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http://www.engvid.com/ Improve your conversation skills in English immediately with these three easy expressions. You'll make it easier for people to understand what you're saying, and your speech will flow more naturally, just by following the tips I give in this free lesson. To make sure you've understood how to use these three expressions correctly, take the quiz at http://www.engvid.com/conversation-skills-3-expressions/
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http://www.engvid.com/ Assure, ensure, insure, reassure? Learn what these words mean in this vocabulary lesson. I assure you that after this video, you will not mix up these words again. After watching, make sure you've understood by taking the quiz at http://www.engvid.com/assure-ensure-insure/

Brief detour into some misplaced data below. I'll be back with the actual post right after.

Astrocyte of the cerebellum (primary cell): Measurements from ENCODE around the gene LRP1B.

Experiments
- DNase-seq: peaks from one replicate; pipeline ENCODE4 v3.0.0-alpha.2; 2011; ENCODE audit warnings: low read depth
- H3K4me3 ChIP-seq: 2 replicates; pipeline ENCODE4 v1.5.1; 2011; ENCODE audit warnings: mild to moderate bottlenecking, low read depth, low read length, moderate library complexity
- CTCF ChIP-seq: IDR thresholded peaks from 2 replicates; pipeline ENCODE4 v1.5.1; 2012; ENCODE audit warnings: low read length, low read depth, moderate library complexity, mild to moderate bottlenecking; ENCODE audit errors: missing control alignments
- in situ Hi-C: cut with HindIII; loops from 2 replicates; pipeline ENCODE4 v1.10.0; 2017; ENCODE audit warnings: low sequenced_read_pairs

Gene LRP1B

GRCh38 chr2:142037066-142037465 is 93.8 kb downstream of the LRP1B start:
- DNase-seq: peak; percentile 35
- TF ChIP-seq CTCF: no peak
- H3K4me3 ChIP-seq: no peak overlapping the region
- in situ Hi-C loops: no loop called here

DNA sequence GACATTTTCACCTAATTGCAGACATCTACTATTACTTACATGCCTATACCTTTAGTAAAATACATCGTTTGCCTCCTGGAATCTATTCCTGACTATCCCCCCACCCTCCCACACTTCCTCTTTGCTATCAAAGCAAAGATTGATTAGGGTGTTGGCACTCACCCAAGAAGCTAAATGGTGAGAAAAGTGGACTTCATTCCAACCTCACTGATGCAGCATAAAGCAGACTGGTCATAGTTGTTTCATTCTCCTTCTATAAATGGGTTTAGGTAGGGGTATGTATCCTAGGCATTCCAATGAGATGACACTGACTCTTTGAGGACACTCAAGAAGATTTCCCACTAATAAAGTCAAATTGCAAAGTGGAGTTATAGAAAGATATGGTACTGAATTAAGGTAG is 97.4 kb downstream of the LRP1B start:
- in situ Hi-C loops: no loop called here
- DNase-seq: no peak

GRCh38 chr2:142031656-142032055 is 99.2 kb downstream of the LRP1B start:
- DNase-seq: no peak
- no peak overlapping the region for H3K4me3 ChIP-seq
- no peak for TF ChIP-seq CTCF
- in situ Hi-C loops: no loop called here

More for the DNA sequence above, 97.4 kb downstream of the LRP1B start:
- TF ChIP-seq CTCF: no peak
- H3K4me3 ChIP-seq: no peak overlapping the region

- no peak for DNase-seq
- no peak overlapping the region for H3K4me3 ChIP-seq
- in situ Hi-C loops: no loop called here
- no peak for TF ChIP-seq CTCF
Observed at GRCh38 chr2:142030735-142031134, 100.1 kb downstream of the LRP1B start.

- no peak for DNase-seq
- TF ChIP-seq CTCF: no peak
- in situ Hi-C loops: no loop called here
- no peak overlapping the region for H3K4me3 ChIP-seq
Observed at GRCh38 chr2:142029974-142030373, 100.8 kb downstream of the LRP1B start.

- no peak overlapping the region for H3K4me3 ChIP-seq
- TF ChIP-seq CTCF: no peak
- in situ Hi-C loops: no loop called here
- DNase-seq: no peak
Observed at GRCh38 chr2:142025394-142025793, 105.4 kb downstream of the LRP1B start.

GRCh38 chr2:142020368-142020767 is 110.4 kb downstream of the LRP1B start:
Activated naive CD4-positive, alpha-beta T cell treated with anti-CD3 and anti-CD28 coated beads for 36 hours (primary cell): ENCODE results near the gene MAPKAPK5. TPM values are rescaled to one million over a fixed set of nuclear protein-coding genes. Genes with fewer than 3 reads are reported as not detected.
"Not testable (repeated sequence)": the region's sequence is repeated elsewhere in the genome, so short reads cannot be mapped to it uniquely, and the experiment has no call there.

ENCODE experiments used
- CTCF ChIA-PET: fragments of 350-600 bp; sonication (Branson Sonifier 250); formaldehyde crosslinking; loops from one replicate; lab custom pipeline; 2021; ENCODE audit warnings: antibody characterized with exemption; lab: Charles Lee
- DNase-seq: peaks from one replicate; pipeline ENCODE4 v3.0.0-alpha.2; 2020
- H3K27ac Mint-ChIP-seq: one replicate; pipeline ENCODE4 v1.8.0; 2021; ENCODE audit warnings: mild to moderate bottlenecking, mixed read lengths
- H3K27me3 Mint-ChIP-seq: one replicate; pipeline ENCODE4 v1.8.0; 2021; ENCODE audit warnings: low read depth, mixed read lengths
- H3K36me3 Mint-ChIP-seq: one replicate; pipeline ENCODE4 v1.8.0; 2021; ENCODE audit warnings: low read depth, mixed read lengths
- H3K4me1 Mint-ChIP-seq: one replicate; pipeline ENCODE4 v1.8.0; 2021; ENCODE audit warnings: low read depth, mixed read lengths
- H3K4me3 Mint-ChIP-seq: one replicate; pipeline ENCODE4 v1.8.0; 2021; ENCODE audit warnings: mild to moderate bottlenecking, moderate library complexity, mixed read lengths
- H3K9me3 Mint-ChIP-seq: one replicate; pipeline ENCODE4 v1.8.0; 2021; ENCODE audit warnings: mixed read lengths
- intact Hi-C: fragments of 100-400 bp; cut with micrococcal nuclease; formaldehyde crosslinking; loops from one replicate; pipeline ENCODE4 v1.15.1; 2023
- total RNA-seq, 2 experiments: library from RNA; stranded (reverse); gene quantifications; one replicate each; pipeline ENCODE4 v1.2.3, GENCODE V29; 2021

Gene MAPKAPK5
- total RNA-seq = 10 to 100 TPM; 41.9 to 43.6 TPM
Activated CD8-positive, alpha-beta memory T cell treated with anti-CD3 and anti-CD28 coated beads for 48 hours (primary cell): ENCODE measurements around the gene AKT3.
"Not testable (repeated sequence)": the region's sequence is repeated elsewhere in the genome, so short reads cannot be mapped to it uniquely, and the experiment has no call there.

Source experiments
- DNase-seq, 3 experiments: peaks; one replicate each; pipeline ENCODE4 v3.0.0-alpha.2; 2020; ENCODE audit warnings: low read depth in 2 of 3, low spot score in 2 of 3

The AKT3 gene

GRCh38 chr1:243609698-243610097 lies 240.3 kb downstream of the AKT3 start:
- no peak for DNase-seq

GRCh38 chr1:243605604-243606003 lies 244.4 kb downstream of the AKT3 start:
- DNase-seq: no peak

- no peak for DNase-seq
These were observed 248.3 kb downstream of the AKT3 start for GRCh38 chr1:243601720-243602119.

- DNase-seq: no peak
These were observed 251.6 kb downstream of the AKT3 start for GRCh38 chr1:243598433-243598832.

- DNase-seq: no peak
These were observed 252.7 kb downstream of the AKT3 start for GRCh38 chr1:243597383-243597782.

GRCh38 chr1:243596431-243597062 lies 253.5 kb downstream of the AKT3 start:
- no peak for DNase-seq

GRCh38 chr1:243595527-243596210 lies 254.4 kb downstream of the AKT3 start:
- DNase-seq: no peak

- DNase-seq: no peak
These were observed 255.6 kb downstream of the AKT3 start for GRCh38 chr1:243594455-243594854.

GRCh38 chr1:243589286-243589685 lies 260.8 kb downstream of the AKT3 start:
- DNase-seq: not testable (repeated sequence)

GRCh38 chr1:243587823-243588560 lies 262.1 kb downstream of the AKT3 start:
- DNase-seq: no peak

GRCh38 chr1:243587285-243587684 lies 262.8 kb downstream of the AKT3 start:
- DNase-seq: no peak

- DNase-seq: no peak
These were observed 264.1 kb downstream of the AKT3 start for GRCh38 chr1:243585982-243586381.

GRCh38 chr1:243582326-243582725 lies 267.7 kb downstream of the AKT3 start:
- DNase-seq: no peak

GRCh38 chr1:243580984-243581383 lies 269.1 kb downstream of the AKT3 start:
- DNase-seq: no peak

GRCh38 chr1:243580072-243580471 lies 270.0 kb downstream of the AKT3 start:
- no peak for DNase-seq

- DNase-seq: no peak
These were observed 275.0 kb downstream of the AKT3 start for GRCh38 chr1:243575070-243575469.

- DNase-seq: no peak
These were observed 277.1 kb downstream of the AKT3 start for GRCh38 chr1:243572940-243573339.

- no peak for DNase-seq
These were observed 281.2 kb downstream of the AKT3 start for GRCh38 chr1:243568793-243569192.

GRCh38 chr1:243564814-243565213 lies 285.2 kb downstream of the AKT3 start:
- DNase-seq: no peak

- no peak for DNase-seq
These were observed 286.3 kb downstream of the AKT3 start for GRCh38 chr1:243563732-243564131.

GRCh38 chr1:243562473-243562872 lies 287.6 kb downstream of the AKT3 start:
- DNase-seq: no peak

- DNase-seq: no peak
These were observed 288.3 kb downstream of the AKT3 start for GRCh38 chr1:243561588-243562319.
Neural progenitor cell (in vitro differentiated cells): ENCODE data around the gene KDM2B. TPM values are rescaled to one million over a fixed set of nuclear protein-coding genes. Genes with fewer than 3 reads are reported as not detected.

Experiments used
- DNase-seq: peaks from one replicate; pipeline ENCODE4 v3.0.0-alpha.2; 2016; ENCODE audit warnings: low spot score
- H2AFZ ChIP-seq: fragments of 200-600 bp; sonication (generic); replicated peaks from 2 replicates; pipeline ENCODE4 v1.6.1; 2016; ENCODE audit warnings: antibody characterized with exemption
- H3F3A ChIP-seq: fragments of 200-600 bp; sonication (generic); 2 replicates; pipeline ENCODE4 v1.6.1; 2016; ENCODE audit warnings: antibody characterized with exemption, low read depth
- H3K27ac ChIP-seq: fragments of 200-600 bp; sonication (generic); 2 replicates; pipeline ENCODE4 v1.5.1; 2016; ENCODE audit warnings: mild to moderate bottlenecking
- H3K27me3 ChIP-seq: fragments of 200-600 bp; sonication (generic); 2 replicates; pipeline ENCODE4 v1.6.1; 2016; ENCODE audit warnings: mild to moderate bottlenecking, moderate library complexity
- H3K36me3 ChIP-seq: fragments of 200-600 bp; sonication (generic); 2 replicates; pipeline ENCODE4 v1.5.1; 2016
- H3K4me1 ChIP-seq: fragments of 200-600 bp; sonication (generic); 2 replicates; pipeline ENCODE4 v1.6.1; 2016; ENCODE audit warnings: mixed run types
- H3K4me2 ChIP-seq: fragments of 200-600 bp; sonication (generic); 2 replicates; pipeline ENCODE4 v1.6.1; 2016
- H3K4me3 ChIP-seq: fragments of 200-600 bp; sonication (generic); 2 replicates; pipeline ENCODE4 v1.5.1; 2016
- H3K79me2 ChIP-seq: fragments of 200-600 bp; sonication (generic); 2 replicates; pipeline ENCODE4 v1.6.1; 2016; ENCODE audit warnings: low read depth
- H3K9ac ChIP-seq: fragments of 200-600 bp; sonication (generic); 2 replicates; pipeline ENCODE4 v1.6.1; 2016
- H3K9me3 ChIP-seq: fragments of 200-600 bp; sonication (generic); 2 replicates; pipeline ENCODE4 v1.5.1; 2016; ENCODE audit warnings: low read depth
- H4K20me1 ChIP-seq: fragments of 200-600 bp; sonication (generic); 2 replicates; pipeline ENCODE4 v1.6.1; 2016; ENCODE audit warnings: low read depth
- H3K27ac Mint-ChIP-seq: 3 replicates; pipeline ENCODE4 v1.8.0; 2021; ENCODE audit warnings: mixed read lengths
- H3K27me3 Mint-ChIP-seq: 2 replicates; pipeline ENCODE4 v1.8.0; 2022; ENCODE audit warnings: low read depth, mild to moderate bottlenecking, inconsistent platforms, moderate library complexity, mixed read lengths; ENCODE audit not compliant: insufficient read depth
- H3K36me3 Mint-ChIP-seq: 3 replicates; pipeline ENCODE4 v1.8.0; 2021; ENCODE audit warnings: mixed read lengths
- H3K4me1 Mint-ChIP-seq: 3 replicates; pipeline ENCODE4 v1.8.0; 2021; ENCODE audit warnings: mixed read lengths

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http://www.engvid.com/ Do you know what a "phrasal verb" is? Grab a snack, and get ready to devour some brand new vocabulary! In this lesson, I will explain what a phrasal verb is and teach you common phrasal verbs native English speakers use to talk about food. I will teach you "pig out", "snack on", "pick at", "polish off", "live on", "cut down on", and many more! Watch this lesson, and then take the quiz so that you will remember everything. I'm hungry already. http://www.engvid.com/phrasal-verbs-expressions-food/ TRANSCRIPT Hello. My name is Emma, and today, we are going to be talking about something I love to talk about. And that is food. Okay? So today, I'm going to teach you many, many words that have to do with food. Specifically, we are going to be looking at phrasal verbs. So your first question might be, "Emma, what is a phrasal verb?" Well, I want you to look at all of these sentences, okay? "Pick at", "snack on", "pig out", "polish off". These are all phrasal verbs. So which part of this is the verb? If you said "pick", "snack", "pig" -- surprisingly -- and "polish", you're right. We have verbs here, and then we have something -- "at", "on", "out", "off". These words are called "prepositions", okay? So a phrasal verb is a mix of a verb with a preposition. English has many, many phrasal verbs, and this is one of the reasons why English is sometimes difficult because if we say, "look up", "look down", "look around", "look to", "look at", these each have a different meaning. The preposition is very important to the meaning of the word. Okay. So I'm going to teach you various phrasal verbs that have a verb and a preposition. Let's get started. So the first verb I want to teach you is "pick at". Okay? "Pick at." So you'll notice that the part of this word I say louder is the preposition. "Pick at." "I'm sad, so I pick at my food." Can you guess what this means based on the sentence you see here? When you are sad, do you eat a lot, or do you eat a little? Well, some people eat a lot. But many people, when they're very sad, they don't want to eat. "Pick at" means you don't eat a lot; you eat very, very little. You might pick at your food when you are sad or when you are sick. Okay? So that is the word "pick at". And I've drawn a face here because this person is maybe sick or sad, so they're not eating a lot. They are picking at their food. The next word we use, "snack on". Okay? When you "snack on" something, you don't eat a lot, but you're not going to a restaurant and snacking on food. It's usually you snack on, maybe, popcorn, potato chips, junk food, candy, maybe sunflower seeds. When you "snack on" something, it means you're eating some of it, but it's not your dinner. It's not your lunch. You're eating it, maybe, between meals. Okay? Because you're a little hungry. So for example, "Tonight, I will see a movie. At the movie theater, I will snack on popcorn." Okay? Popcorn is not my dinner, but I will eat some popcorn. I will snack on popcorn. Okay? So again, these two words have to do with eating. This means eating very, very little. And this means eating a little bit more. Then, we have the next word. I love this word, "pig out". Okay? If you know what the animal -- a pig is -- if you know what a pig is, you can probably guess that this word means to eat a lot. If you "pig out", you eat a lot of something. Okay? So if you went to a restaurant and you ate five hamburgers -- maybe not a fancy restaurant, but if you went to a restaurant and ate five hamburgers, you probably "pigged out". You ate a lot. Okay? So our example sentence, "I pigged out. On Friday, I went to a restaurant. The food was so good, I pigged out. I ate a lot." Then, we have this word, "polish off". And you'll notice there's a smiley face here. And this is when you eat even more than "pig out". Okay? "Polish off" is when you take all the food. There's no food left on your plate. Everything is gone. You've eaten everything on your plate. You polished it off. Okay? So for example, "Jen polished off her dinner." It means she ate all of her dinner. There's not even a crumb. She ate everything. She polished off her dinner. You can also use "polished off" with drinks, too. Imagine if somebody loves wine and they drink the whole bottle, okay? "They polished off the wine." There's no more wine left. So that means there's none left because you ate or drank it all.